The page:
Many electrical products these days are listed as suitable for Div2 areas. As best I can tell, about the only thing that isn't are products that create arcs, such as hard switches. But normal products that don't get unusually hot or create arcs, often are listed as suitable for Div2 areas. And it is not all that hard to find hermetically sealed switches these days that are suitable for Div2 areas.
 

petersonra

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engineer
rbalex said:
In reality though, "Ex" marked equipment is in not acceptable at all. It must be marked "AEx" to indicate it has been tested per US domestic standards. See Section 505.9(C)(2)
Just curious if you know what the difference is between AEx and Ex rated stuff. One would tend to think the physics of the thing would not change just because one crossed a national border.

The other thing is that I cannot recall ever seeing a US installation done to the zone system. Done a fair amount of stuff for zone 1 and 2 that went overseas, but never in the US. Is it just that uncommon?
 

rbalex

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Technically, "Ex" is to general IEC Standards, "EEx" is CENELEC (EU) Standards and "AEx" is US domestic (Generally ISA) Standards.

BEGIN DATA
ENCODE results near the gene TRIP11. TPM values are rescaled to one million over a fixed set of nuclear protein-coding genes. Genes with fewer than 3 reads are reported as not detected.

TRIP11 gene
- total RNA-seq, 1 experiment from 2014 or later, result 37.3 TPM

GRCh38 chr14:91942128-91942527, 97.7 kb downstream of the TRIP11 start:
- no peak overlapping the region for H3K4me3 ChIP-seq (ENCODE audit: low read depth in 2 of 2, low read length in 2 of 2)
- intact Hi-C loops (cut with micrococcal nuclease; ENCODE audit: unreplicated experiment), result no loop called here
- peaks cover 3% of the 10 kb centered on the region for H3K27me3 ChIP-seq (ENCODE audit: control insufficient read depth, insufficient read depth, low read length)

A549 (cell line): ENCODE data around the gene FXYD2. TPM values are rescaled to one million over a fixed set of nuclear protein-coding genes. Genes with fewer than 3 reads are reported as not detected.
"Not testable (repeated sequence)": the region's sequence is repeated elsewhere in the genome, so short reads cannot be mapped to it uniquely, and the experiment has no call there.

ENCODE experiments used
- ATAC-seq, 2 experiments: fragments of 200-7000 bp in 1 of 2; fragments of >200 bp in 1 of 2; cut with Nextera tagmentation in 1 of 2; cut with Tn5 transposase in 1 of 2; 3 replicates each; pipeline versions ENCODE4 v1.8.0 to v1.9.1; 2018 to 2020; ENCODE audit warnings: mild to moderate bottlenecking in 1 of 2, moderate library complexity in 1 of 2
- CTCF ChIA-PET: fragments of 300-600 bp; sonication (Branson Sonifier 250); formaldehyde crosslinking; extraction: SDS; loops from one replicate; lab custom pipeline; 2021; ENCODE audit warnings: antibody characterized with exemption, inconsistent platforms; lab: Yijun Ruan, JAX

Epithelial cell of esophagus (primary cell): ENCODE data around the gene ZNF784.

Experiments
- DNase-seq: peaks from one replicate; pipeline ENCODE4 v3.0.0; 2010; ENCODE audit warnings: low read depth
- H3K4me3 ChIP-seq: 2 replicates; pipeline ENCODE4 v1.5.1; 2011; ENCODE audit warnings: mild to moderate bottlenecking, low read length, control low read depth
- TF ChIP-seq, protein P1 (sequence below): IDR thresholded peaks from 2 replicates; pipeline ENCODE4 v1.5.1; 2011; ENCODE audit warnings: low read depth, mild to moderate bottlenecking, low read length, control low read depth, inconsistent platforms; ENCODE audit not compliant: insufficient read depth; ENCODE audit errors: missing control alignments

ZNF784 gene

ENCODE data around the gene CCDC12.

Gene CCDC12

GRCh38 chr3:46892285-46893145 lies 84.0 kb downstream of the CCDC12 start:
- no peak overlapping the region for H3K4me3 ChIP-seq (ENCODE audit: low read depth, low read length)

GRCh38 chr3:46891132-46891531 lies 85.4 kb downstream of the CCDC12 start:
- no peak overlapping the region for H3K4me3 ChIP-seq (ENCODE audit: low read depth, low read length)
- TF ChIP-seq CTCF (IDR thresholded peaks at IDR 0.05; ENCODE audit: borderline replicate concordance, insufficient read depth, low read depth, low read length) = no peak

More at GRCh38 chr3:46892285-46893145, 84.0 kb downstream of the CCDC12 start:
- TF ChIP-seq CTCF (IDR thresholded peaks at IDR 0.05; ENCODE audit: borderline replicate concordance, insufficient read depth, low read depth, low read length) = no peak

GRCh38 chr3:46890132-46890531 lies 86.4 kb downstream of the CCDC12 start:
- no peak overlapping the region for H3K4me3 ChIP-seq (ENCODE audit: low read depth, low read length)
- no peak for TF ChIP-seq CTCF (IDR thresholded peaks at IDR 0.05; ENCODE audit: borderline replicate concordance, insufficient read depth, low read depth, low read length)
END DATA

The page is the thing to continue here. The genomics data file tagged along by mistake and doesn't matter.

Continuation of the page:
The product standards are a bit different, but I don't know all the details. One significant difference that I am aware of is that "AEx" is also required to specifially meet the "ordinary location" requirement also. This is UL Category Code "AALZ." ALL "listed," as opposed to "recognized component" or other certifications, must meet this Category Code.

So far, the most dominant US domestic usage of Zone classifcations that I am aware of is on the Alaska North Slope and the pipeline. They use several enclosed "modules" that are Classified Zone 1 would otherwise be Division 1. There is a significant cost savings.

Edit Add: (Don't know why I didn't say this in s the first place) Another common application is on offshore drilling rigs. Again, they have a significant number of Zone 1 locations that would otherwise be Division 1. My personal opinion is this was the group that pushed Zone classification in thefirst place.
 
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petersonra

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engineer
All the off shore US stuff I have done was done doing thr class and division method. Have not run across any zone stuff. Probably won't as it appears my days of doing stuff for the oil and gas industry is over.
 

rbalex

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I know some North Slope facilites use the Zone method from IEEE papers I've seen presented. The dominant advocate for the method in the '90 to '99 cycles was a major offshore drilling company. I was a major opponent at the time but most of my objections have been addressed. I still don't like it too much because there are actually two Zone systems.

In Canada the Zone System is the prefered method - or was the last time I dealt with the Canadian Elecrical Code - it's been a while. The Division system was an "option." The Canadians originally adopted a system nearly identical to CENELEC. I don't know the current implementation.

It would take more space (much more) than I am willing to spend time on to explain my original objections.